Studies investigating the effect of RP versus NT in predicting overall and disease specific survival have not yielded consistent results. Findings from a randomized clinical trial (n=695 men with localized disease) indicated that RP predicted a significant overall survival benefit, in addition to a very significant reduction in the risks of disease specific death, metastasis, and local tumor progression comparing to watchful waiting (20). There were two other randomized clinical trials comparing RP versus NT or RP versus EBRT. With small sample size, neither trial was able to convincingly demonstrate an advantage of RP over NT or RP over EBRT (21). A retrospective population-based cohort study using data from the Connecticut Tumor Registry (n=767 men) showed that the annual mortality rate from CaP remained stable 15 years post diagnosis, a finding that does not support aggressive treatment for localized low-grade CaP (22). The present study provides evidence supporting RP for localized cohort in a more heterogeneous population.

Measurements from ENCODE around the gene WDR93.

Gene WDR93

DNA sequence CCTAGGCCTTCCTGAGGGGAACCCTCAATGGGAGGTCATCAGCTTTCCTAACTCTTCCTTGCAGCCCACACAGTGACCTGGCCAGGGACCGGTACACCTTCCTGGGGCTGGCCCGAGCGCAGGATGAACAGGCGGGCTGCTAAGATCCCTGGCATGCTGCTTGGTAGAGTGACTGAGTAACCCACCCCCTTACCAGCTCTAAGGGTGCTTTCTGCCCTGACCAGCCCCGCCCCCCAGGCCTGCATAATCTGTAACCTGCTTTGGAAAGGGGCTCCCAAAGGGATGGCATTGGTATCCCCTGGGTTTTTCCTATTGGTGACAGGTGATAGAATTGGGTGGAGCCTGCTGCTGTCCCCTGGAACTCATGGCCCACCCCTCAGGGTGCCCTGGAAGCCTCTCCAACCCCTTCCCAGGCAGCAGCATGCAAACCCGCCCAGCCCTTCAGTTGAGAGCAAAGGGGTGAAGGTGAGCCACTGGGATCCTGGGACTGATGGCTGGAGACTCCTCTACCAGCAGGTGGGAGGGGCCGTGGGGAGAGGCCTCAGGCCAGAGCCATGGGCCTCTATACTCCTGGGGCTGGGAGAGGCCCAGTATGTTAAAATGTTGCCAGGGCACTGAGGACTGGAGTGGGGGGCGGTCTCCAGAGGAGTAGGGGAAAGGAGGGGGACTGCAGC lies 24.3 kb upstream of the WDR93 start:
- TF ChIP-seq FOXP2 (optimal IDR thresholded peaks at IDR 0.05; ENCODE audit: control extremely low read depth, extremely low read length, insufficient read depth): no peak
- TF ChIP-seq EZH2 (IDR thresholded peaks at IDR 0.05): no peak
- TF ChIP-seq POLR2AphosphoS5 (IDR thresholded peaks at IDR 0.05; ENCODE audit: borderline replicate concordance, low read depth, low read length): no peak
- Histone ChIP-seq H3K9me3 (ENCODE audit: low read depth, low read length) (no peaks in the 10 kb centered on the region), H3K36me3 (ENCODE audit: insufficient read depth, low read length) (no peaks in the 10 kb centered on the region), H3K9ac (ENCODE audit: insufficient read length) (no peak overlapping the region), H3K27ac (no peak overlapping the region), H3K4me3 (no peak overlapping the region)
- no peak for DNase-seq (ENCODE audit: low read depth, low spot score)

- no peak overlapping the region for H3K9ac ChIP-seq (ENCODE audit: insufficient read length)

In this study, we compared BT versus NT and showed that BT was significantly associated with better overall and disease specific survival. The risk of CaP specific death decreased more than 50% when receiving BT alone or in conjunction with EBRT or ADT compared to NT. No randomized clinical trials or large cohort studies comparing BT versus NT were found when performing Medline search. BT and NT are usually being offered to men with localized disease especially with low Gleason score. However, as we mentioned before, these men may carry undetected high-grade disease (23). Men with shorter life expectancy tended to be observed instead of being treated. However, even after adjusting for age, race, comorbidities, tumor stage, and Gleason score, we still conclude that BT yields significantly better survival outcomes than NT. Baseline PSA and its velocity have a critical role in determining treatment, unfortunately PSA values cannot be obtained from the currently available databases. However, this is essential when comparing NT with other definitive treatment regimens because NT is usually assigned to those with low PSA, low Gleason score, and surrogates for clinically insignificant CaP (24, 25). We would expect even more significant effects comparing both RP and BT versus NT when controlling for pretreatment PSA. This is especially true when comparing EBRT versus NT. Recent hospital-based or multi-center studies showed that 3D conformal radiotherapy and intensity-modulated radiation therapy (IMRT) could provide better disease specific survival, compared to the conventional radiation therapy; and that the outcome of EBRT and BT was similar to those of surgery patients with low risk disease (26). The present study showed significant decreased risk for patients treated with EBRT either alone or in conjunction with ADT compared with NT for the entire cohort. A more than 40% decreased CaP specific risk for the entire cohort indicated using EBRT could significantly improve survival in a large heterogeneous population. It failed to conclude whether EBRT with or without ADT, could provide significant benefit for disease specific survival for localized disease without adjusting for pretreatment PSA. One reason may be that the follow-up period is not long enough. With a small number of disease-specific deaths in localized disease, it is more difficult to show significant differences in survival. Another reason is that men who received EBRT usually have more aggressive disease than those who do not initiate definitive treatment within 6 months. In addition, even though we were able to control for the most important tumor and patients’ characteristics, the results may be confounded by variables that we could not account for in our analyses. These include preoperative PSA and patients’ performance status. For localized disease, it would be expected that those who had NT or received BT or RP as mono-therapy, would have a lower PSA than those receiving EBRT. EBRT in conjunction with ADT or ADT alone provides better survival than NT in distant disease group, which is in agreement with the previous SEER-Medicare study by Lu-Yao, et al (14).